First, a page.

The programmer and entrepreneur Ray Ozzie, best known for creating Lotus Notes, has also been thinking about backdoors. He claims to have come up with a way of reconciling the desire of law enforcement agencies to have access to encrypted systems like mobile phones, with the need to preserve people’s privacy and security.
Some details can be found in an article in Wired, but the basic idea is that a PIN code able to unlock a protected phone is encrypted using the public key of the manufacturer. If the authorities wish to unlock a phone they are investigating, they obtain a warrant, power up the phone and send a picture of the displayed QR code containing an encrypted PIN to the manufacturer. The latter uses its private encryption key to unlock the information in the QR code and then send the PIN to the authorities to give them full control of the phone. To avoid the risk that the police might then tamper with the contents of the phone, a special chip inside the phone blows itself up, and freezes the current state of the device.
However plausible Ozzie’s “safe” backdoor scheme might sound, other security experts soon weighed in on its deficiencies. Although slightly more complex, the approach is similar to previous “key escrow” ideas: that there is a kind of “golden key“, stored separately, that can unlock encrypted devices. The problem is keeping that golden key safe while still being able to use it all the time. For example, as Robert Graham writes in a long blog post examining the flaws in Ozzie’s idea:
He’s only solving the part we already know how to solve. He’s deliberately ignoring the stuff we don’t know how to solve. We know how to make backdoors, we just don’t know how to secure them.
Yes, Apple has a vault where they’ve successfully protected important keys. No, it doesn’t mean this vault scales. The more people and the more often you have to touch the vault, the less secure it becomes. We are talking thousands of requests per day from 100,000 different law enforcement agencies around the world. We are unlikely to protect this against incompetence and mistakes. We are definitely unable to secure this against deliberate attack.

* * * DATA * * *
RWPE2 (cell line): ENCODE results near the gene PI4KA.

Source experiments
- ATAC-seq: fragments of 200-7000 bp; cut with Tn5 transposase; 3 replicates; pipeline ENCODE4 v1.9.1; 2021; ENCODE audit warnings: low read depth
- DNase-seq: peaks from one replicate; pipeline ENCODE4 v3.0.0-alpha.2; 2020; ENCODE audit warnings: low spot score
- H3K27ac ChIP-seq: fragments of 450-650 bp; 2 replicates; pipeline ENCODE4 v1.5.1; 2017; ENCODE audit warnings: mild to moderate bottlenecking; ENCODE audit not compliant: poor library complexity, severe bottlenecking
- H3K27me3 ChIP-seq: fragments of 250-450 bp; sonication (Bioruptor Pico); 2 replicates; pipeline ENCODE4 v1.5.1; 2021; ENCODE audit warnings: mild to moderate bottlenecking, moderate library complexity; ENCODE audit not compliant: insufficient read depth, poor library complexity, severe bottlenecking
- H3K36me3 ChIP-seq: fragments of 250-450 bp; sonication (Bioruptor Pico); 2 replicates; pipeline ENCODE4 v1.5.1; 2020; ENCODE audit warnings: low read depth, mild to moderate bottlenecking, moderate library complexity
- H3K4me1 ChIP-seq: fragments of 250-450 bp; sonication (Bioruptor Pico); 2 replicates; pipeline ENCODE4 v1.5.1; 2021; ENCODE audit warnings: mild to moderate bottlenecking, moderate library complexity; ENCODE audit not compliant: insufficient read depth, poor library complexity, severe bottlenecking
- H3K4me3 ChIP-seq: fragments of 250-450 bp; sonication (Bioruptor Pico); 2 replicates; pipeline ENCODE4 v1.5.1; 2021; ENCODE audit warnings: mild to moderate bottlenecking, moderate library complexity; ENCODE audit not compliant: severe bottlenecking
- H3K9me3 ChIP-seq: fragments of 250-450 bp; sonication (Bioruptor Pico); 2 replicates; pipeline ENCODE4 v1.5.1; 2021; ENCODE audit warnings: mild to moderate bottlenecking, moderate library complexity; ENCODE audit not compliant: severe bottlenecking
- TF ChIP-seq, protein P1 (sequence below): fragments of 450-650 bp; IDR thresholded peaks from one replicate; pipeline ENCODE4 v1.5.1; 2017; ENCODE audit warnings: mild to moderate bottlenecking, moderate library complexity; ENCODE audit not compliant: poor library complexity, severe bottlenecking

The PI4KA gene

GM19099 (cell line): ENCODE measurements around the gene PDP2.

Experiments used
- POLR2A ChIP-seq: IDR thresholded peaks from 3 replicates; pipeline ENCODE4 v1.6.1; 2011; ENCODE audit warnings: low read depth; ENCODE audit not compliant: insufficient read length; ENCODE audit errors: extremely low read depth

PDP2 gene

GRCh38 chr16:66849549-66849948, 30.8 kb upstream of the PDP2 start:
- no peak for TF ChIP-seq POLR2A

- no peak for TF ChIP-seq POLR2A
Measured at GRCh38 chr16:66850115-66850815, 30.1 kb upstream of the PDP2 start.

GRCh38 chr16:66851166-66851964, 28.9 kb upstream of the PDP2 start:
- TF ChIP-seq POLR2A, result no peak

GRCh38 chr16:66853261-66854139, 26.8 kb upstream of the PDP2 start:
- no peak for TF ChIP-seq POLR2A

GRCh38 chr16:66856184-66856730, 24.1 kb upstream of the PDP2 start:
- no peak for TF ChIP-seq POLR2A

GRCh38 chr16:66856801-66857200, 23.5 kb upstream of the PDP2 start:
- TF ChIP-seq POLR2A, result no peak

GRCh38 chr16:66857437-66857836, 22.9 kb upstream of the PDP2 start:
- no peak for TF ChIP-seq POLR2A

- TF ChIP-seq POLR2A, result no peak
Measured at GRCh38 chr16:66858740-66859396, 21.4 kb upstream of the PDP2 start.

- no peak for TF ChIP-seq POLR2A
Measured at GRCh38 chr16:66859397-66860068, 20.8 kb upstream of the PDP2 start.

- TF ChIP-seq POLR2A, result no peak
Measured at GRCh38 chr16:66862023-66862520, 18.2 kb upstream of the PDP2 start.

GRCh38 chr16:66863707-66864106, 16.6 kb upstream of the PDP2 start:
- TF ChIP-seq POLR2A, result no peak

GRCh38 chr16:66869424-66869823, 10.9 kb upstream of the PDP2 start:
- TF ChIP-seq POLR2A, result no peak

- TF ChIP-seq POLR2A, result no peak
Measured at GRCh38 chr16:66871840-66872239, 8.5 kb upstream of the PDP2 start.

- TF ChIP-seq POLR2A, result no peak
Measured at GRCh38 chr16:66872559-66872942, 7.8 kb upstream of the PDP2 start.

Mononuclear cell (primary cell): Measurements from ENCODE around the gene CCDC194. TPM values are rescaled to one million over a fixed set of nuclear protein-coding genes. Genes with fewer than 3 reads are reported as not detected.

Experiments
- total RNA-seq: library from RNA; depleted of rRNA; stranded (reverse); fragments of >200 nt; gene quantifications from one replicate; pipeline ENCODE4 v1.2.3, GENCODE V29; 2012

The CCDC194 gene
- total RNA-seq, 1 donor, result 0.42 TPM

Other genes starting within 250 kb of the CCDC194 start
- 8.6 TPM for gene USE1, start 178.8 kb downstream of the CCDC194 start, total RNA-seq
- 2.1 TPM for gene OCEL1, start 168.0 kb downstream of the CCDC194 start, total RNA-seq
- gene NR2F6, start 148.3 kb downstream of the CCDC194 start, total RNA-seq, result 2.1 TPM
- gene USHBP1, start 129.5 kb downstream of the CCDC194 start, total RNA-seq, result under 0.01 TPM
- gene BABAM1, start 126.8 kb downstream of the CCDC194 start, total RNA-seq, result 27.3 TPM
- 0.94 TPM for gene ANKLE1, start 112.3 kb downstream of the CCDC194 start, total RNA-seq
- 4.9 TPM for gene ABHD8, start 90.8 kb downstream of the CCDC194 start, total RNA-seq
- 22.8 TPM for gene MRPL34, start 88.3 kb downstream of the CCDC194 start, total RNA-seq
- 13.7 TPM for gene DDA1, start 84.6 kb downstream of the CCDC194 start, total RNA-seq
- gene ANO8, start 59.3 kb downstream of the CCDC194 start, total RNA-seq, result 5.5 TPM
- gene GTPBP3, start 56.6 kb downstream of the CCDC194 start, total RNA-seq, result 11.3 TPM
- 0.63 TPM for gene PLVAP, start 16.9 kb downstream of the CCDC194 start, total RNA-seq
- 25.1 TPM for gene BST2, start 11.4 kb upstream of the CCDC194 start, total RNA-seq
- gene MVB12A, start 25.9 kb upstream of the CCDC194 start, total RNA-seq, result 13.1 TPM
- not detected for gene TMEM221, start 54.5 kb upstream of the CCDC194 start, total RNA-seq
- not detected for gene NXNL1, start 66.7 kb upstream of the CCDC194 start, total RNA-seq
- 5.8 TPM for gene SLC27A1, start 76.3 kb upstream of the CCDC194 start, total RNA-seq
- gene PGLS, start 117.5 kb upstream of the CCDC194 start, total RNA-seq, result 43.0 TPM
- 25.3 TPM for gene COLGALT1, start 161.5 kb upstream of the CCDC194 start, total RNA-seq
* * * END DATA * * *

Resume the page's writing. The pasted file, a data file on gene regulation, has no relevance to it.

The same point is made by another security expert, Matthew Green, who points out a further issue. That special self-destructing chip, which forms an important ancillary element of Ozzie’s “solution”, doesn’t exist:
The richest and most sophisticated phone manufacturer in the entire world [Apple] tried to build a processor that achieved goals similar to those Ozzie requires. And as of April 2018, after five years of trying, they have been unable to achieve this goal – a goal that is critical to the security of the Ozzie proposal as I understand it.
The fact that Ozzie’s proposal won’t resolve the tension between a desire to give the authorities lawful access to encrypted phones, and the need to preserve the privacy and security of everyone, should hardly come as a surprise. If there were a solution to this knotty problem, it would probably have been found by now, given the decades of work seeking one, and the high stakes involved.
What is troubling, though, is that Ozzie’s reputation as one of the foremost engineers of recent years will allow some to claim that the backdoor puzzle has now been “solved” – because Ray Ozzie says it has. That’s definitely not the case, as the two critiques mentioned above, and others elsewhere, make plain. But politicians won’t worry about such technical niceties when it comes to calling for laws that mandate these “safe” backdoors in devices. That’s why it’s important that everyone who cares about their privacy and security should be ready to push back against attempts to turn a flawed idea into a flawed reality.
Featured image by Alexas_Fotos.